Thursday, September 19, 2013

Drawing Down Lightning

- a post by Jeanna Mason Stay

According to the all-knowing internet, the chance of being struck by lightning in your lifetime ranges from the (reasonably scientific) 1 in 3,000 to (my personal favorite for sheer size and specificity) 1 in 8,987,657.* Either way, I think we can agree that the odds are not high. A tall building like the Empire State Building, on the other hand, can get struck by lightning more than 100 times per year. If it were a person, it would get struck maybe 7,000 times in its life.
Earlier this week I suddenly realized that it had been almost a fortnight since I last posted here.** Gasp! I had absolutely nothing interesting to say. But I still had a few days, so I would just wait for a brilliant idea to strike me. Like lightning. A couple days passed, and whenever I thought about the post, I thought, “Oh, something will occur to me.” And then I shrugged it aside and thought about something else.

I kept waiting for lightning to strike. Which is an epically ridiculous idea.

If you want lightning to strike, you have to provide an object that lightning is drawn to. You want something very tall and pointy (like the Empire State Building). And, theoretically, if you want lots of lightning strikes, you want lots of tall, pointy objects. And tall, pointy objects need to be built (unless they’re mountains or trees—which I’m going to completely ignore for my metaphor here).

I’m sure you can see where this is going. Waiting for an idea was crazy talk. For every Stephenie Meyer lightning strike (she hadn’t been writing much for six years when suddenly one morning she woke up from a very vivid dream, started writing like crazy, and was under contract for Twilight six-ish months later),*** there’s a gazillion other authors who first had to plod along, building their stories and their skills, providing tall, pointy places for brilliant story lightning bolts to strike.

I have been avoiding my WIPs like the plague lately, hoping that magically one day I will wake up and my characters will be interesting again, my plotlines not riddled with holes, my prose at least look-at-able. This keeps on not happening. It feels like I need to just buck up and start building, making something, drawing down lightning. It’s better than just waiting.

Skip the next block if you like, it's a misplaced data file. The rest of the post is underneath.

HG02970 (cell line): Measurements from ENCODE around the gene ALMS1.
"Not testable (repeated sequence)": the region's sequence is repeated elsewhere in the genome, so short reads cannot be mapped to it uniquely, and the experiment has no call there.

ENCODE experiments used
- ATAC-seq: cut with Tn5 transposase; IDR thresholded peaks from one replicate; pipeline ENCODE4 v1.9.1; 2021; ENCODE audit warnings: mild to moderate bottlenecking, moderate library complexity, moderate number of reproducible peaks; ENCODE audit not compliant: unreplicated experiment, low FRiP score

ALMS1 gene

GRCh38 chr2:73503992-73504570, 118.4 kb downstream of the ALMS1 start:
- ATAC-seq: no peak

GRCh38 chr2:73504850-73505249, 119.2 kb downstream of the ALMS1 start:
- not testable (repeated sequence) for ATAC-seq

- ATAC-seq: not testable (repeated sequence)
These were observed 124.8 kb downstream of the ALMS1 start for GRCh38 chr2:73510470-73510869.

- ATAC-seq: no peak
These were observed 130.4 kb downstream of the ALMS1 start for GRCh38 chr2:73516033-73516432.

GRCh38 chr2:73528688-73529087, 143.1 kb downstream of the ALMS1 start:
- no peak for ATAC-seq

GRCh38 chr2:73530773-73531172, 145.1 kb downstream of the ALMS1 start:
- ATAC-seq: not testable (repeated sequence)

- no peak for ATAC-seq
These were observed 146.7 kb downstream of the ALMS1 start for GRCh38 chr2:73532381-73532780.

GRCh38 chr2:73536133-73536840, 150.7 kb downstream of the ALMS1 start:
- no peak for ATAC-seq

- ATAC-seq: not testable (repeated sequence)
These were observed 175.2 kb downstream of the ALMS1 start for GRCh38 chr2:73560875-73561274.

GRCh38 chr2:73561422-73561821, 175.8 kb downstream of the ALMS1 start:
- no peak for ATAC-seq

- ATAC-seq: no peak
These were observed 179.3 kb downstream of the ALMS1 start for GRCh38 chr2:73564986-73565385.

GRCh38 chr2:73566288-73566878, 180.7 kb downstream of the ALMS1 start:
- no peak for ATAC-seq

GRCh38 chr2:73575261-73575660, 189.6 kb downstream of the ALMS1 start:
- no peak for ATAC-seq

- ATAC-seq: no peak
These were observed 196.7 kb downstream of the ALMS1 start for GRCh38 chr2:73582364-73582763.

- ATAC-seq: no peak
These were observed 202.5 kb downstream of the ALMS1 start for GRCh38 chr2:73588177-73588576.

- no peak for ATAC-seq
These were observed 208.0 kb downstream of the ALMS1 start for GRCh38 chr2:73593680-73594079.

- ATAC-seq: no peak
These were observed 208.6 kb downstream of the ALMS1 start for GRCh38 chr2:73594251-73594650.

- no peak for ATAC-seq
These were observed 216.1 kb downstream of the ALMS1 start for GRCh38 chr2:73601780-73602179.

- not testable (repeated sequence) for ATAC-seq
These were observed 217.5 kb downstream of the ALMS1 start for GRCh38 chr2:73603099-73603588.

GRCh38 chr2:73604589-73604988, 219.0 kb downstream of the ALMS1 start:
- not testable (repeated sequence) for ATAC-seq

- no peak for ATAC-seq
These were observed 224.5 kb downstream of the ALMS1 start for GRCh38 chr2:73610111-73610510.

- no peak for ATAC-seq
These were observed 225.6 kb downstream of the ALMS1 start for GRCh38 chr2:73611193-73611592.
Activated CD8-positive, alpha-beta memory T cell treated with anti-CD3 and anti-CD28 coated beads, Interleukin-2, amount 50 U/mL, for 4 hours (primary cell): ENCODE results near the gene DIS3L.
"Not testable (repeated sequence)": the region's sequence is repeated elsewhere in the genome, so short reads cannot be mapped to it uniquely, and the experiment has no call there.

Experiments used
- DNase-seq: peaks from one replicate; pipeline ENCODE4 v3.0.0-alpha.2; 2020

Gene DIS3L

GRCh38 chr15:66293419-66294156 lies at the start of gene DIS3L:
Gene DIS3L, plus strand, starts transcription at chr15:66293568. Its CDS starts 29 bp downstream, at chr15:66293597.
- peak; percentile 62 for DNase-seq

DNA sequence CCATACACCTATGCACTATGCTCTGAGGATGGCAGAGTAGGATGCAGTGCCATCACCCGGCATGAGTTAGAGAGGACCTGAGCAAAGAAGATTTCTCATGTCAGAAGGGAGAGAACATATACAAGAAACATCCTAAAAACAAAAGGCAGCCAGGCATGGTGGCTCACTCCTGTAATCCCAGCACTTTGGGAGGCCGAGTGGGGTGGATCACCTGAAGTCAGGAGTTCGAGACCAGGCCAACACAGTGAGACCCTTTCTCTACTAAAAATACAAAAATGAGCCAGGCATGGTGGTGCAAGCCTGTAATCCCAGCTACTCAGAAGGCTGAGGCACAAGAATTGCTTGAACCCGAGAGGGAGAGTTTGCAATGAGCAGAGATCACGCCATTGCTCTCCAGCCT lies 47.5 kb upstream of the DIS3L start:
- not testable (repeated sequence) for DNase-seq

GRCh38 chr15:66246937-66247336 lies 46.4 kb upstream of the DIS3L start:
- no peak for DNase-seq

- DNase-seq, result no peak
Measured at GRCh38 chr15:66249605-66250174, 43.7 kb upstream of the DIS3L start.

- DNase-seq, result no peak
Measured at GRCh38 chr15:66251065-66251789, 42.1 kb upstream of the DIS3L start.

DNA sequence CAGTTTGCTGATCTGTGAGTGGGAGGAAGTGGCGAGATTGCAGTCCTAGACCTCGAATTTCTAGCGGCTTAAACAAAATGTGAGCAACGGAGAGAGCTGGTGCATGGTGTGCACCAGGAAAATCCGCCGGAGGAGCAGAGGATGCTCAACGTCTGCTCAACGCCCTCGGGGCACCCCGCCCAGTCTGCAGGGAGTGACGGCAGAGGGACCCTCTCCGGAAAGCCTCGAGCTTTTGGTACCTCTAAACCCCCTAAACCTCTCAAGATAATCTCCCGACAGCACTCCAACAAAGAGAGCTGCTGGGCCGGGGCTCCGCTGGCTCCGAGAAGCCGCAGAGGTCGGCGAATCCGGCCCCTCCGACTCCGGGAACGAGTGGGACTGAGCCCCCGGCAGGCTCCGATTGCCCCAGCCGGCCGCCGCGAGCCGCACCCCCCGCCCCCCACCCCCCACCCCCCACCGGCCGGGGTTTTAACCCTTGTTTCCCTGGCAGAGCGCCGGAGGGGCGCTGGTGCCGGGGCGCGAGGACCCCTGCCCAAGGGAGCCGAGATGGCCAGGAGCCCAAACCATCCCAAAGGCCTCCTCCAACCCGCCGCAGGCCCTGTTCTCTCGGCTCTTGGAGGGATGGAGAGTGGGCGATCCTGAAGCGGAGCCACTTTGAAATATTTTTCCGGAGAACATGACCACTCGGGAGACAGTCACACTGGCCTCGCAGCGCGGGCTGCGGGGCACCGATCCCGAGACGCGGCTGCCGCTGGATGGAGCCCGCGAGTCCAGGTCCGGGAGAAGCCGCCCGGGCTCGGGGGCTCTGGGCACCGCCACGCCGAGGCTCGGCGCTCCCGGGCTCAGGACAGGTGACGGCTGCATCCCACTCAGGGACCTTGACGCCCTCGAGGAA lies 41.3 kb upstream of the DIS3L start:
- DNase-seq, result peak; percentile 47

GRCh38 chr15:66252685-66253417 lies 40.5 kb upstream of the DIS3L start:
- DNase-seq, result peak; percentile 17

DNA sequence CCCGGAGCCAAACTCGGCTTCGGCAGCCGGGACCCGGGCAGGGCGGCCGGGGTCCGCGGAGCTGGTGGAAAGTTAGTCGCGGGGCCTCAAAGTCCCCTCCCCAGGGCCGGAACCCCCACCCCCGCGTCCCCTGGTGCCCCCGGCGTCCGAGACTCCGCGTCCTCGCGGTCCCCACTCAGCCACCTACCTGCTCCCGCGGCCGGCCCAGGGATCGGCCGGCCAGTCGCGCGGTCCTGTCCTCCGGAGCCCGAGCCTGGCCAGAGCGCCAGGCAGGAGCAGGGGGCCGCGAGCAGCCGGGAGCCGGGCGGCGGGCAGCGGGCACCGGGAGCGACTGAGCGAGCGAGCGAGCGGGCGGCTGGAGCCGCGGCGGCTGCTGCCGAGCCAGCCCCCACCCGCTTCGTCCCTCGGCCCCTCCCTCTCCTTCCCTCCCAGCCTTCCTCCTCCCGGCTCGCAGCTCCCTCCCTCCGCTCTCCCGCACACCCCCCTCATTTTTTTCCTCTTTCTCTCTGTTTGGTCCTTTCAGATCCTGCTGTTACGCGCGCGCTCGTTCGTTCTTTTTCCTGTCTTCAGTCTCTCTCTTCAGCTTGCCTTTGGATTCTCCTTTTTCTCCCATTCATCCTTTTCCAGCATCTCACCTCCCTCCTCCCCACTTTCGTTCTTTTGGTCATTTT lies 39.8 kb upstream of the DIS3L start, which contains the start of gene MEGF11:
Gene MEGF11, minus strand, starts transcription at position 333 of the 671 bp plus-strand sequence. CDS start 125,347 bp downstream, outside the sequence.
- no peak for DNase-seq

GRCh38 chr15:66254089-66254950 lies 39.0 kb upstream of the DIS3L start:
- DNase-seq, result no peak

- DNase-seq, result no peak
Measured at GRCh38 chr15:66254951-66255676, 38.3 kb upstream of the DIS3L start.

* By the way, if you are a person who is easily plagued by unnecessary fears (like me), you probably shouldn’t research this in depth. Suffice it to say, if you can hear thunder, go inside and stay there. And don’t talk on the phone. Or do laundry. Or lie on the concrete floor in your garage (really? yes, really).

** If I haven’t mentioned it yet, I really love the word “fortnight.”

*** Which is not to say that she didn’t have to do a lot of work. It’s just that her story came to her in a way that is rare.


  1. I love your asterisks, Jeanna! The first had me laughing. :) This is a great reminder that if we want things to happen for ourselves, we need to make them happen.

  2. you are fabulous with your footnotes :) and the rest of course, too.

  3. Excellent points, Jeanna! The only way I’ve gotten as far as I have on my WIP is by writing even when I didn’t feel like writing, and every time I have I have come up with something- not necessarily all of it, but SOMETHING- that is worth keeping. My goal is 3,000 words a week, lightning or no lightning! ;-)

  4. Kasey, 3,000 a week is fantastic! Jeanna, I was just having a month like this myself-just not feeling the writing mojo. Then I started a marketing course on how to get published. I write about it here tomorrow. Now, I'm up 'til midnight (not necessarily a good thing) typing away! Sometimes we need to try something new.



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